Role of desmosomes in cardiac electrical function

  • Delmar, Mario (PI)
  • Morley, Gregory (CoPI)

Project Details

Description

PROJECT SUMMARY Our long-term goal is to understand the relation between adhesion molecules and cardiac electrical function. We center on Plakophilin-2 (PKP2), a molecule classically defined as a component of the desmosome, though also known to cover functions beyond cell-cell adhesion. Mutations in PKP2 are recognized as the most common cause of familial arrhythmogenic right ventricular cardiomyopathy (ARVC) of known genetic origin. ARVC is characterized by fibrofatty infiltration, most commonly of right ventricular predominance, ventricular arrhythmias and sudden cardiac death in the young. RV predominance and the high incidence of life- threatening arrhythmias during the early stages of disease have puzzled investigators for years. The study of these features has been hampered by the lack of an animal model that reproduces the natural course of this condition. We have generated a cardiac-specific, tamoxifen-activated, PKP2 knockout murine line (PKP2- cKO). To our knowledge, this is the first animal model with an arrhythmogenic cardiomyopathy of right ventricular predominance that results from PKP2 dysfunction. Our aims are: 1: To characterize the arrhythmogenic phenotype following loss of PKP2 expression. Hypothesis: We propose that loss of PKP2 expression leads to a stage of arrhythmogenicity that precedes heart failure, characterized by asymmetric electrical remodeling of the ventricles. We further propose that such remodeling involves changes in electrical coupling and in sodium current properties, and that arrhythmias are triggered by dysregulation of Cai homeostasis. We postulate that this alteration is, in part, secondary to a) alterations in exon usage and b) changes in transcription of genes not previously linked to adhesion-related pathways and yet relevant to electrophysiology. 2: To characterize the nano-structural phenotype following loss of PKP2 expression. Hypothesis: We postulate that the recently described adhesion/excitability nodes (?mini-nodes of Ranvier?) at the ID act as points of convergence of two signaling platforms: One scaffolded by Ankyrin-G and the other, by PKP2. We further propose that loss of PKP2 expression leads to separation and eventual loss of the components of the adhesion/excitability node, including three key initiators of intracellular signaling cascades: CAMKII, PKC? and beta-catenin. We speculate that these changes are accompanied by asymmetrical (right vs left) changes in a) intercellular space dimensions and b) the anatomy of the dyad, thus contributing to the functional changes observed in the early-stage arrhythmogenic phenotype.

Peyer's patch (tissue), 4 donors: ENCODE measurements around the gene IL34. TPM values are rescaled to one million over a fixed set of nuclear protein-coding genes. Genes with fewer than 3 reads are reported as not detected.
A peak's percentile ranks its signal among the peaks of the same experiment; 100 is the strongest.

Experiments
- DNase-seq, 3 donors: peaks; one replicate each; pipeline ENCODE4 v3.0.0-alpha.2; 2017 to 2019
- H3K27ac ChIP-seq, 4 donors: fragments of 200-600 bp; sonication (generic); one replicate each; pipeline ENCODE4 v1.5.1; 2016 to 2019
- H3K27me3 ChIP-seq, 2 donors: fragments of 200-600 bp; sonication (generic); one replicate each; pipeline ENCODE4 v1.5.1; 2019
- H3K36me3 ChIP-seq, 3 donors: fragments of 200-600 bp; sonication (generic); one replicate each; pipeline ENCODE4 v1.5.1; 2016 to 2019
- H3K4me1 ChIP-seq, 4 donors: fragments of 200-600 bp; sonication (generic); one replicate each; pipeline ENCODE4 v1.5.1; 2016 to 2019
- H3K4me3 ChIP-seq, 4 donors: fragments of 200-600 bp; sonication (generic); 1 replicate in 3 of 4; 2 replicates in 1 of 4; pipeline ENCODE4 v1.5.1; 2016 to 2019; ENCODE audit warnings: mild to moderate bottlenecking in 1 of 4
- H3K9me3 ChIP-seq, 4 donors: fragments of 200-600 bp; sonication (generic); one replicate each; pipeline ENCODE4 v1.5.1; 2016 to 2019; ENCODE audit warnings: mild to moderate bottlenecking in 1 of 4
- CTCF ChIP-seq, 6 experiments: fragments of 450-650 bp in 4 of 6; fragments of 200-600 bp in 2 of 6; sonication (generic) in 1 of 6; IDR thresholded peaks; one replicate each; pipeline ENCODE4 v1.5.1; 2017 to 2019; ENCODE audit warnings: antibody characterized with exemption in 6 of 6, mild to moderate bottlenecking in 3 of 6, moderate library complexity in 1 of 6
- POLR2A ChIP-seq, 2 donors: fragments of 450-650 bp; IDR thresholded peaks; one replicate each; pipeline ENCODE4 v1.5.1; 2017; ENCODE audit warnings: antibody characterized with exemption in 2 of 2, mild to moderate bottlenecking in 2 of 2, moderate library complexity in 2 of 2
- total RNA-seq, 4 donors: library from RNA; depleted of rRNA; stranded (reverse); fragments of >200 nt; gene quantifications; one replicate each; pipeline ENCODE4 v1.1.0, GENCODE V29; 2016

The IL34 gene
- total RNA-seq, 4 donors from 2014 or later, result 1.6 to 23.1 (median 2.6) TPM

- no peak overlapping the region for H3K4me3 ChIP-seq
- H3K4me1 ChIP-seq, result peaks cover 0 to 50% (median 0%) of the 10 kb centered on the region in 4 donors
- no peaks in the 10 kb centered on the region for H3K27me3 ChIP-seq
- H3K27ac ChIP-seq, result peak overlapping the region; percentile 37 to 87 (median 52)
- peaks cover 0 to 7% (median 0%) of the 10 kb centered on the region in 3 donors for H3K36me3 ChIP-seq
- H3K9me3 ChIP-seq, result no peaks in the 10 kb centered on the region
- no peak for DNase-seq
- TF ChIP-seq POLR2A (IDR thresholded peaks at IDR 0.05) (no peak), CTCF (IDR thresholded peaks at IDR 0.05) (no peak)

StatusFinished
Effective start/end date15/08/1630/06/21

Funding

  • National Heart, Lung, and Blood Institute: $2,560,688.00
  • National Heart, Lung, and Blood Institute: $633,921.00
  • National Heart, Lung, and Blood Institute: $636,464.00
  • National Heart, Lung, and Blood Institute: $636,464.00

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